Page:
Date of Award

1-1-2011

Document Type

Campus Access Thesis

Department

Epidemiology and Biostatistics

Sub-Department

Epidemiology

First Advisor

Jihong Liu

Abstract

"Objectives:" To investigate whether maternal obesity before pregnancy is a risk factor of delivery of an infant with neural tube defect (NTD) and to study relationships between folic acid intake during the periconceptional period and the risk of NTD in overweight and non-overweight women.

"Methods:" We used data from a state-wide case-control study conducted between 1992 and 1997 in South Carolina. Overall, 179 women with NTD-affected pregnancies (first isolated NTDs, from singleton pregnancies, live born or electively terminated) and 288 women without NTD-affected births were interviewed within 6 months after delivery or pregnancy termination. Average daily intake of supplemental folic acid was estimated based on self-reported brand, dose and frequency of vitamin intake. Folate intake from food was assessed using food frequency questionnaire.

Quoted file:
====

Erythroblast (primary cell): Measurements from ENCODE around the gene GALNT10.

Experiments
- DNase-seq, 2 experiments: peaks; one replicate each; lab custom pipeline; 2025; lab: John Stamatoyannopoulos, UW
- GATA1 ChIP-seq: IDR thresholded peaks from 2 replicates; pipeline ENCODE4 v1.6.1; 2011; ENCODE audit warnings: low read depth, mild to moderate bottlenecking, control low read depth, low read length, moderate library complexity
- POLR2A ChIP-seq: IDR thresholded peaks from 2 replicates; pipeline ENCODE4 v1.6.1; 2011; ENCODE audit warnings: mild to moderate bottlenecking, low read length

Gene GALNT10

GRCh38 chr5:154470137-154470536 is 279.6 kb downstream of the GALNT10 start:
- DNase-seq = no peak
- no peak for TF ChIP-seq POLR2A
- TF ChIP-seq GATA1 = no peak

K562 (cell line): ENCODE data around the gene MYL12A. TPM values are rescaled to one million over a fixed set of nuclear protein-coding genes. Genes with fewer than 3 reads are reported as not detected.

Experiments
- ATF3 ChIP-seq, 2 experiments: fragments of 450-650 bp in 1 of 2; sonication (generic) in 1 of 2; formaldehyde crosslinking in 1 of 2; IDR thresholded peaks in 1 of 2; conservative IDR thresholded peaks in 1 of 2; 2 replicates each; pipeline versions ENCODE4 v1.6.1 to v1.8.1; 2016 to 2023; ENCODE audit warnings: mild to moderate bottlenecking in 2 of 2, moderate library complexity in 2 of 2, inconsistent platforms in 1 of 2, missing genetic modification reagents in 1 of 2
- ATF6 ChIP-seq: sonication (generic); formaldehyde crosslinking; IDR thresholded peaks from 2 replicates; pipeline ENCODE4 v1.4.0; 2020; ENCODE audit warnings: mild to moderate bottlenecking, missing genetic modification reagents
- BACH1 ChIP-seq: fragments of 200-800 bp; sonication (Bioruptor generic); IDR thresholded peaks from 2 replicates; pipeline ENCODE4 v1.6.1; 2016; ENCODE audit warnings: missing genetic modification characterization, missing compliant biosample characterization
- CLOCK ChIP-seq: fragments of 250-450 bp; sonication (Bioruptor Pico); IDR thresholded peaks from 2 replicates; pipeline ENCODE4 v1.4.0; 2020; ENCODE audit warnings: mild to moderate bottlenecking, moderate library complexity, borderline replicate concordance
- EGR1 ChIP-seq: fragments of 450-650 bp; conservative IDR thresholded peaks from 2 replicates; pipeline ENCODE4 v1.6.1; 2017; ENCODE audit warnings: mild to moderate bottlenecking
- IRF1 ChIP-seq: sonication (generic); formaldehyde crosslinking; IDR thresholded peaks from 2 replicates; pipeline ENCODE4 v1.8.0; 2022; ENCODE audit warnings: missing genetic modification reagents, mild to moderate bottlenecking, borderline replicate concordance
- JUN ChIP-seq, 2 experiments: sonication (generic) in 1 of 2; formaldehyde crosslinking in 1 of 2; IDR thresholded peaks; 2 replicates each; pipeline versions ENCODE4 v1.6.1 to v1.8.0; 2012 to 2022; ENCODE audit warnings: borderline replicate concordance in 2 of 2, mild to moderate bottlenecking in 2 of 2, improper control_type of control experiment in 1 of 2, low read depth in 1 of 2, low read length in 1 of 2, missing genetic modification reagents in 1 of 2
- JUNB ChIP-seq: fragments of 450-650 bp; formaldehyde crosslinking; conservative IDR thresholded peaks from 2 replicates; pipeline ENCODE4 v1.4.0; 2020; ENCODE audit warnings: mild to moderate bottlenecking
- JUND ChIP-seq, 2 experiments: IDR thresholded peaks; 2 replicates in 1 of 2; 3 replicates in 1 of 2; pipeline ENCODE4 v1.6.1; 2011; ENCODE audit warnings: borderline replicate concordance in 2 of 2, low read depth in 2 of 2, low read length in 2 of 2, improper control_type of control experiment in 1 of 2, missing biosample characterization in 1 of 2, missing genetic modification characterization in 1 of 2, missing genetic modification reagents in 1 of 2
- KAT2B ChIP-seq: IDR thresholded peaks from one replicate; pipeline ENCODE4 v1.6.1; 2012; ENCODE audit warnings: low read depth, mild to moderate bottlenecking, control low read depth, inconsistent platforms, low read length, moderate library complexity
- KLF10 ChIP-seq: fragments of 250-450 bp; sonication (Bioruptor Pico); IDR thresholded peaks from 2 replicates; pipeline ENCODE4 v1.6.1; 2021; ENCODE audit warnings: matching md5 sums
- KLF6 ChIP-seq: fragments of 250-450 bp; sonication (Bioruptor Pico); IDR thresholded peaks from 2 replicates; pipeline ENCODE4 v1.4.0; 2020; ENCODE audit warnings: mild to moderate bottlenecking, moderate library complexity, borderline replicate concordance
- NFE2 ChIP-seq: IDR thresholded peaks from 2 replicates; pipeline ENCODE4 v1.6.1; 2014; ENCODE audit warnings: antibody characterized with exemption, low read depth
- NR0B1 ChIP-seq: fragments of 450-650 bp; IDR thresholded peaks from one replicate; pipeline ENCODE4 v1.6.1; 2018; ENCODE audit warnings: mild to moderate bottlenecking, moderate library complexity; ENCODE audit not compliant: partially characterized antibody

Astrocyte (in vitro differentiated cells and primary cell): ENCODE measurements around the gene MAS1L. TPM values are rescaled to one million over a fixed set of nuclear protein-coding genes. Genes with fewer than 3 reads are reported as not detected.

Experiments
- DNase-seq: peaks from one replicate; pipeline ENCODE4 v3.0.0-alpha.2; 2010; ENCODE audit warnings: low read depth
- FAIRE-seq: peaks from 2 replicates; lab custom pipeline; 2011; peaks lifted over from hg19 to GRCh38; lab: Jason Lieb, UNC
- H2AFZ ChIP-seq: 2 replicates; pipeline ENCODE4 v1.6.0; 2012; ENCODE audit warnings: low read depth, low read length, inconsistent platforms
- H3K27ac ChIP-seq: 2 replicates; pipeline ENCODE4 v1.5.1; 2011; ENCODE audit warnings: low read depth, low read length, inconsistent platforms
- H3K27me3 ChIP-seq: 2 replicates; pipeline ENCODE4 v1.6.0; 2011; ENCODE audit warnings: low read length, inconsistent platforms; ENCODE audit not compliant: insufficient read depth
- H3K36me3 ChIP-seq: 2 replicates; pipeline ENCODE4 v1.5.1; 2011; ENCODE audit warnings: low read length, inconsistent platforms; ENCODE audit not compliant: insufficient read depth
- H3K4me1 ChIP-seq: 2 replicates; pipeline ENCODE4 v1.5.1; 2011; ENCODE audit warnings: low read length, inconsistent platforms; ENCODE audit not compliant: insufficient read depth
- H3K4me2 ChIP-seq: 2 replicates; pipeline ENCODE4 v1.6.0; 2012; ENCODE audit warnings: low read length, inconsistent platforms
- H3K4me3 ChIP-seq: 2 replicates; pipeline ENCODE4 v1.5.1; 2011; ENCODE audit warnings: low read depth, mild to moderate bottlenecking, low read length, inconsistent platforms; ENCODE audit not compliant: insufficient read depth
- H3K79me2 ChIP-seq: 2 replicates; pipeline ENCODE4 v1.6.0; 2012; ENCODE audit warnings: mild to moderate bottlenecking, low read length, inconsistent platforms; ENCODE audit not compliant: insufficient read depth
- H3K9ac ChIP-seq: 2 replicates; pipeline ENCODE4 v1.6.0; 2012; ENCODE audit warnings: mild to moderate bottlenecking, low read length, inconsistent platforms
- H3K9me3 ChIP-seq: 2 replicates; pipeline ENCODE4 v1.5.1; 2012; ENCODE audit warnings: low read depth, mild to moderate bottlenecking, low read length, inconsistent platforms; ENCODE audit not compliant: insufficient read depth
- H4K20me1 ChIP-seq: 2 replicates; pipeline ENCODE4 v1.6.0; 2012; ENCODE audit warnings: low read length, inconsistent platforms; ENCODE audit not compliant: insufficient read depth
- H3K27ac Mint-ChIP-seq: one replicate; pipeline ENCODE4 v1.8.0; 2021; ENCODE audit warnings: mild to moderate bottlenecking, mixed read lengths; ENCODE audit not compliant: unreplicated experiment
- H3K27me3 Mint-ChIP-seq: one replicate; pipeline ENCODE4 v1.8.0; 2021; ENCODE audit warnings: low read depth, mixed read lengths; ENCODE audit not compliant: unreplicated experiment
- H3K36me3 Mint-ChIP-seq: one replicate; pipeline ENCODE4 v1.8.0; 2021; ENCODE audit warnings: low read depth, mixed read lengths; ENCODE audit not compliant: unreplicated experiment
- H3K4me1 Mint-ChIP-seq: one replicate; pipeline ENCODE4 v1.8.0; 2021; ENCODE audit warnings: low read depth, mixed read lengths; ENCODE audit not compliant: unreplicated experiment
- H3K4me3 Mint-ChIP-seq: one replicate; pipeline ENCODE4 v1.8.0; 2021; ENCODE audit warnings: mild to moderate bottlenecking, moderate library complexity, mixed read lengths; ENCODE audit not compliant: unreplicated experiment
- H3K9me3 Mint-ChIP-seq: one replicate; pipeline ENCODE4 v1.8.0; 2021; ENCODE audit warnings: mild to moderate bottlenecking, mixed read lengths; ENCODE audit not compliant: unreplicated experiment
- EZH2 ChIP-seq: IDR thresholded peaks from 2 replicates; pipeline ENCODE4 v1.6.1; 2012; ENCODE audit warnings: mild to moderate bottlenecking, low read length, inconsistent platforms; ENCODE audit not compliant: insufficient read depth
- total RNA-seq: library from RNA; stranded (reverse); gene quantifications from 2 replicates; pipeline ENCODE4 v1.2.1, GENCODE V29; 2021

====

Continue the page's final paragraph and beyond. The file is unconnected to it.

"Results:" After adjustment for confounders including vitamin use in the three months before and after conception, obese women (BMI¡Ý30) had two times higher odds of having NTD-affected pregnancy (odds ratios = 2.04, 95% confidence interval (CI) = 1.09, 3.81) than normal weight women. Compared to the lowest quartile of average daily folate intake from food, women with the upper three quartiles had lower odds of NTDs in offspring. The NTD-protective effect was stronger in overweight and obese women [BMI¡Ý25] than normal weight women (BMI

"Conclusions:" Maternal obesity is a risk factor for NTDs in offspring. Yet higher level of folate intake is NTD-protective and has a stronger effect among overweight and obese women. Obese women should receive advice on weight loss and folate intake.

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